Iceland is an expensive destination. However, some luxury items are actually cheaper than in other large international cities, especially after tax refunds.
Some sample prices are: a cup of coffee, IKr 290; imported German beer or Icelandic brew, IKr 600; can of soda, IKr 150; film, IKr 1,200 for 36 exposures; short taxi ride within Reykjavík, IKr 800.
The unit of currency in Iceland is the króna; plural krónur (IKr). Icelandic notes come in denominations of IKr 500, 1,000, 2,000, and 5,000. Coins are IKr 1, 5, 10, 50, and 100. In summer 2005 the rate of exchange was IKr 63 to the U.S. dollar, IKr 53 to the Canadian dollar, IKr 114 to the pound sterling, IKr to the euro, IKr 48 to the Australian dollar, IKr 44 to the New Zealand dollar, and IKr 10 to the South African rand. No limitations apply to the import and export of currency.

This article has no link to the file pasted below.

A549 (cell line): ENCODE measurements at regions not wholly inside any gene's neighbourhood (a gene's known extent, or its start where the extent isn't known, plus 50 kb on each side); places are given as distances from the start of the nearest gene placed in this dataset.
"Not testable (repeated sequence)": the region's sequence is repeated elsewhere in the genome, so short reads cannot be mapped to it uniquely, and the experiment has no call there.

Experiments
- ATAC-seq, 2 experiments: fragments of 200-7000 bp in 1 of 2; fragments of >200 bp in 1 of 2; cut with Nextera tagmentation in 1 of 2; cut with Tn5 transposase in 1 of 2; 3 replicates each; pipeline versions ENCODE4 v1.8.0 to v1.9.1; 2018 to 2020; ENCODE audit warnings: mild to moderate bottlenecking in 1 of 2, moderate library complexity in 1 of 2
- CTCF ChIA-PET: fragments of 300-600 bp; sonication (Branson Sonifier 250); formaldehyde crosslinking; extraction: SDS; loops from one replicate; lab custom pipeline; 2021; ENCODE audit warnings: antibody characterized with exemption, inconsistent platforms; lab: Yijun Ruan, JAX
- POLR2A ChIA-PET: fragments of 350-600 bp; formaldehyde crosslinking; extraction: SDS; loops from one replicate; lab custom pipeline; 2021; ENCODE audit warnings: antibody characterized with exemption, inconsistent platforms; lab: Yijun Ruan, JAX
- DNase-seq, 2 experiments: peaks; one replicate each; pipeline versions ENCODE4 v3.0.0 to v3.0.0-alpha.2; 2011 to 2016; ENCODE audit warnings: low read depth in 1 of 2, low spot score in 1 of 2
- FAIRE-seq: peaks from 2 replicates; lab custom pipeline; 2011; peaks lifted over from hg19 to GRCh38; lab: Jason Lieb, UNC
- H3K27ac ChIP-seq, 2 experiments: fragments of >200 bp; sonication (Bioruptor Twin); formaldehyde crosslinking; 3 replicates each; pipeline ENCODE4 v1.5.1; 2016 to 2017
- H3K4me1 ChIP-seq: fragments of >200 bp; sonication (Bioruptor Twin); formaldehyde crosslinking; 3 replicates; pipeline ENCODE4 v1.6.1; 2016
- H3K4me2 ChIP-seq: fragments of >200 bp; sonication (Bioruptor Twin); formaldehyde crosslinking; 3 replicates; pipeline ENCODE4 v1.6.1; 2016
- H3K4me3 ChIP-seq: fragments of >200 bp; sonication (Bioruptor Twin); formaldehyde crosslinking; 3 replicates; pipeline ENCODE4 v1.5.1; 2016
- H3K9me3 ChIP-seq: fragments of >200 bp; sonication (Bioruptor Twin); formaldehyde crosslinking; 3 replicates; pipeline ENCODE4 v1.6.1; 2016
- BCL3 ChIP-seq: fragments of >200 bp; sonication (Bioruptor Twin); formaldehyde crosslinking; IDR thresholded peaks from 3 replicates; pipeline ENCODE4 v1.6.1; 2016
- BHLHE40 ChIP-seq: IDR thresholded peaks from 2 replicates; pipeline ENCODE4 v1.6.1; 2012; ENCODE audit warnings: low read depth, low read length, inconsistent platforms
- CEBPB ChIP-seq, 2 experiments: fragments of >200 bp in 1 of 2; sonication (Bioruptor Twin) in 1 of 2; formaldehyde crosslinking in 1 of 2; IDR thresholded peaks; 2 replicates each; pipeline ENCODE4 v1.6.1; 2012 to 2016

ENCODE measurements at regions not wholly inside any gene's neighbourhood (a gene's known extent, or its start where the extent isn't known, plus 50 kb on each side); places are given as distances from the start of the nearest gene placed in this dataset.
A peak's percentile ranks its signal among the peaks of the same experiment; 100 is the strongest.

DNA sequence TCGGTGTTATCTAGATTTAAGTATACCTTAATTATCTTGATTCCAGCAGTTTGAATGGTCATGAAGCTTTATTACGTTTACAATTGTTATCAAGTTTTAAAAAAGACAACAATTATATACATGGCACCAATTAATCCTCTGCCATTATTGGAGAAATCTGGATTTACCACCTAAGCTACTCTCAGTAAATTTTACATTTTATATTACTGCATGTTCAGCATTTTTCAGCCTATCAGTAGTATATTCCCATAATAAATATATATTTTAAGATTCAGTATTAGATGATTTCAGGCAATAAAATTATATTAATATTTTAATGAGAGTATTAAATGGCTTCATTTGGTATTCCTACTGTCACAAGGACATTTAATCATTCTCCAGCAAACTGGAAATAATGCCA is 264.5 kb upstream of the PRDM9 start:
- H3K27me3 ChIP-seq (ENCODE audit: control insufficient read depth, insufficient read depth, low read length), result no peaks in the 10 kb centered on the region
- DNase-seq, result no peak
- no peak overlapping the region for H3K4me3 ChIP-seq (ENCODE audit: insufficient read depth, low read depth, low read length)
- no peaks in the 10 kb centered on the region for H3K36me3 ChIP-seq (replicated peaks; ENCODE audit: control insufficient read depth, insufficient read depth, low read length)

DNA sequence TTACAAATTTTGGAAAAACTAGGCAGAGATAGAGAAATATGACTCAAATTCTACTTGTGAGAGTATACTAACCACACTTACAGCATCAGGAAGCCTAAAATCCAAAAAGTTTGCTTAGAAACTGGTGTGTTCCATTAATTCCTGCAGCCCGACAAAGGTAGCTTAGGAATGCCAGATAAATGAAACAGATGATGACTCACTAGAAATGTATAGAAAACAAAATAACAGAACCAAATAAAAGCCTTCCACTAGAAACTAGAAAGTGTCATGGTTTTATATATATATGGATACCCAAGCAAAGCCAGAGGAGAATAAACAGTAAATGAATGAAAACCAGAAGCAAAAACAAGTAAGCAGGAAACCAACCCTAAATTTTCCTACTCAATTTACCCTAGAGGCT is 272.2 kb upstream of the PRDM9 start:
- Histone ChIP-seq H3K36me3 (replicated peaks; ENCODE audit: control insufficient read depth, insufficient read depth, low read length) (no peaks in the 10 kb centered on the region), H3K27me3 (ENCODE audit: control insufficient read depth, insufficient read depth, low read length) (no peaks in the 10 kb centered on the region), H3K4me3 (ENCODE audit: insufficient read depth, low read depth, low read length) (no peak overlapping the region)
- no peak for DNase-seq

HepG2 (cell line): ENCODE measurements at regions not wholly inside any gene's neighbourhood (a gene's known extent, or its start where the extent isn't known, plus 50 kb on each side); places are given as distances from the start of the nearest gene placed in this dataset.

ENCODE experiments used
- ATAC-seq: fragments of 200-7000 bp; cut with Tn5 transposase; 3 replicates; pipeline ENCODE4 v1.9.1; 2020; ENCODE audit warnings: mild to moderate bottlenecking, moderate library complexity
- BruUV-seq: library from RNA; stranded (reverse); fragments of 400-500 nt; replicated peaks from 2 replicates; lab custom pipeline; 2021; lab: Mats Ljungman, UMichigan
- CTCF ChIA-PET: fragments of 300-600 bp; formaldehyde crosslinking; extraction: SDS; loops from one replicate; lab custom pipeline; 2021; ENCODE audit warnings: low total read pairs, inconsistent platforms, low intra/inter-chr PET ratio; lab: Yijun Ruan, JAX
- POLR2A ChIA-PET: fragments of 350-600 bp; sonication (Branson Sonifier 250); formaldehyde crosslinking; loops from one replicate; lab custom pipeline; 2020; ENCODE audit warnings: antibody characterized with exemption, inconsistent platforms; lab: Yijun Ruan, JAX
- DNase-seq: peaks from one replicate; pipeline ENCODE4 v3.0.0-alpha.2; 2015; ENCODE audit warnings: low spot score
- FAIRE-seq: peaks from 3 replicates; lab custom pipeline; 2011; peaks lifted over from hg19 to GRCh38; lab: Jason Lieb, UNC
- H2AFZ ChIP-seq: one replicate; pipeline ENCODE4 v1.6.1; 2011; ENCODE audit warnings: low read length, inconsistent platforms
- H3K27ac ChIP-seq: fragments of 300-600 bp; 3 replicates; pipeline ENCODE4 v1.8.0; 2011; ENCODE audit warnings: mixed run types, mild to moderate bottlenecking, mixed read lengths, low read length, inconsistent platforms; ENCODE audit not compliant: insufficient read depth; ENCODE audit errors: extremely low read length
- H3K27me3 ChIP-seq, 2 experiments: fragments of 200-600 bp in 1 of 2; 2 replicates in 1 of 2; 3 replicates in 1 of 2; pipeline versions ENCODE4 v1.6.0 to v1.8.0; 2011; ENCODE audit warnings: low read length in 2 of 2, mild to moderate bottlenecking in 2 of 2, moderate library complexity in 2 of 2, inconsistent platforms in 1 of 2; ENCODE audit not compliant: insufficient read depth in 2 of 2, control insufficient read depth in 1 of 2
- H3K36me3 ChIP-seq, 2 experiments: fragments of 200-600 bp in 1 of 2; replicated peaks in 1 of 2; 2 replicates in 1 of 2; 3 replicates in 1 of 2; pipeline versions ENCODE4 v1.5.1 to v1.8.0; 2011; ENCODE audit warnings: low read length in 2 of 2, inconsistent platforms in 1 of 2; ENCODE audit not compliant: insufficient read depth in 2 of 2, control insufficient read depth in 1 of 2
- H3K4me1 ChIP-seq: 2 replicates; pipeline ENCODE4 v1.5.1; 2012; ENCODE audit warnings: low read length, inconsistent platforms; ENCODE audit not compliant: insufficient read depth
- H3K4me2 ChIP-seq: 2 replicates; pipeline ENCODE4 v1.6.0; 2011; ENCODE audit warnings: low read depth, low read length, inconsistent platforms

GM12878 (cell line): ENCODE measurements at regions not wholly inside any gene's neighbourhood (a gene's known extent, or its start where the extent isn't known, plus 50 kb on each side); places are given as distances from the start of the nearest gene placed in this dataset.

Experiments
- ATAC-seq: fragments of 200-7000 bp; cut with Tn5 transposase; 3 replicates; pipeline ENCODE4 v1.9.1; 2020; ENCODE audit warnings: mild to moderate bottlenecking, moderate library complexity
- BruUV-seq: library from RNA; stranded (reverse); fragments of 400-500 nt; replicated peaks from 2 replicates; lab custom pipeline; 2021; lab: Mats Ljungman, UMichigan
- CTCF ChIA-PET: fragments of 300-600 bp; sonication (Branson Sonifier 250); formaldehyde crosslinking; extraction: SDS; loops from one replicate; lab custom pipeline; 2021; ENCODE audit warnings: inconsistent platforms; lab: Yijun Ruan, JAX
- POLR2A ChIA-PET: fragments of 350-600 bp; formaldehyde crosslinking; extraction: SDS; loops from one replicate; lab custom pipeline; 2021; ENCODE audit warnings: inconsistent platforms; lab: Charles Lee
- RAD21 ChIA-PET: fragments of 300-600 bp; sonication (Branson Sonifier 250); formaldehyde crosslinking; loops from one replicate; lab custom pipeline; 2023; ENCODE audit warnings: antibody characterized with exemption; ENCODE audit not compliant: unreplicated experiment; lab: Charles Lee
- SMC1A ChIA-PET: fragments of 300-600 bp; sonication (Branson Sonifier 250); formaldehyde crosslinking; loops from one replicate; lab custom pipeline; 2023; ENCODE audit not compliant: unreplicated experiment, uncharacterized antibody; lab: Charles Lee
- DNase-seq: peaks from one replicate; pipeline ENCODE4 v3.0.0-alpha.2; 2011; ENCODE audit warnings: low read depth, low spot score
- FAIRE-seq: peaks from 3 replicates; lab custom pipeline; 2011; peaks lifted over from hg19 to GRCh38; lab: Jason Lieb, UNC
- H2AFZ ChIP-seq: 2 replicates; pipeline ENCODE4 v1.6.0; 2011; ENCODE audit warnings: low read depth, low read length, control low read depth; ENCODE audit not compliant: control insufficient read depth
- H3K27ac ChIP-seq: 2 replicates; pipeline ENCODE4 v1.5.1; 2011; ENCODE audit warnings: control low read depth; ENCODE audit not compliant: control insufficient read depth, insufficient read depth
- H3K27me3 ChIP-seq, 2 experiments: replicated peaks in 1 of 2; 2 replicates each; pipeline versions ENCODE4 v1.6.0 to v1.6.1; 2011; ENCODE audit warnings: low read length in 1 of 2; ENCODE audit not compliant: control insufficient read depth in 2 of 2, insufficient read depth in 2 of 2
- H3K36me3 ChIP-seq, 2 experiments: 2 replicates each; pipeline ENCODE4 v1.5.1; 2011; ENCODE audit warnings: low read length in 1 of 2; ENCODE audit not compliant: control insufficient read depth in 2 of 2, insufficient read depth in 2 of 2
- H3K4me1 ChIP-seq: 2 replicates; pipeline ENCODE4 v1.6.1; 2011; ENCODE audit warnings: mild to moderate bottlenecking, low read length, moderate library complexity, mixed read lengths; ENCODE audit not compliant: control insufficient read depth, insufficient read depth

Don't bother trying to exchange currency before you depart, because Icelandic money is usually unavailable at foreign banks, and sometimes when it is, you'll get old banknotes, no longer accepted in Iceland. It is also highly unlikely that Icelandic money will be exchangeable back home, so exchange any last krónur at the departure terminal in Keflavík Airport.